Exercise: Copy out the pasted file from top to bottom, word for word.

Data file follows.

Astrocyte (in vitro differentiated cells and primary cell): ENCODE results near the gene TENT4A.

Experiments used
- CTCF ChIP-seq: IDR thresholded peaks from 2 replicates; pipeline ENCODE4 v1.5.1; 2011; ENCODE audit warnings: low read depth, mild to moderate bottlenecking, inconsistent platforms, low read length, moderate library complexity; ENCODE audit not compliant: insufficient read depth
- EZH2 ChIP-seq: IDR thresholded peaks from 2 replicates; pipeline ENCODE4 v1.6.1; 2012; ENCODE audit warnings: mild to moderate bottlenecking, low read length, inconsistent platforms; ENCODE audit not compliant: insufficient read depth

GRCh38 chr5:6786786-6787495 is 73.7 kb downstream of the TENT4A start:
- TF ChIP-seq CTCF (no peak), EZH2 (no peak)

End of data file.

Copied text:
Astrocyte (in vitro differentiated cells and primary cell): ENCODE results near the gene TENT4A.

Experiments used
- CTCF ChIP-seq: IDR thresholded peaks from 2 replicates; pipeline ENCODE4 v1.5.1; 2011; ENCODE audit warnings: low read depth, mild to moderate bottlenecking, inconsistent platforms, low read length, moderate library complexity; ENCODE audit not compliant: insufficient read depth
- EZH2 ChIP-seq: IDR thresholded peaks from 2 replicates; pipeline ENCODE4 v1.6.1; 2012; ENCODE audit warnings: mild to moderate bottlenecking, low read length, inconsistent platforms; ENCODE audit not compliant: insufficient read depth

GRCh38 chr5:6786786-6787495 is 73.7 kb downstream of the TENT4A start:
- TF ChIP-seq CTCF (no peak), EZH2 (no peak)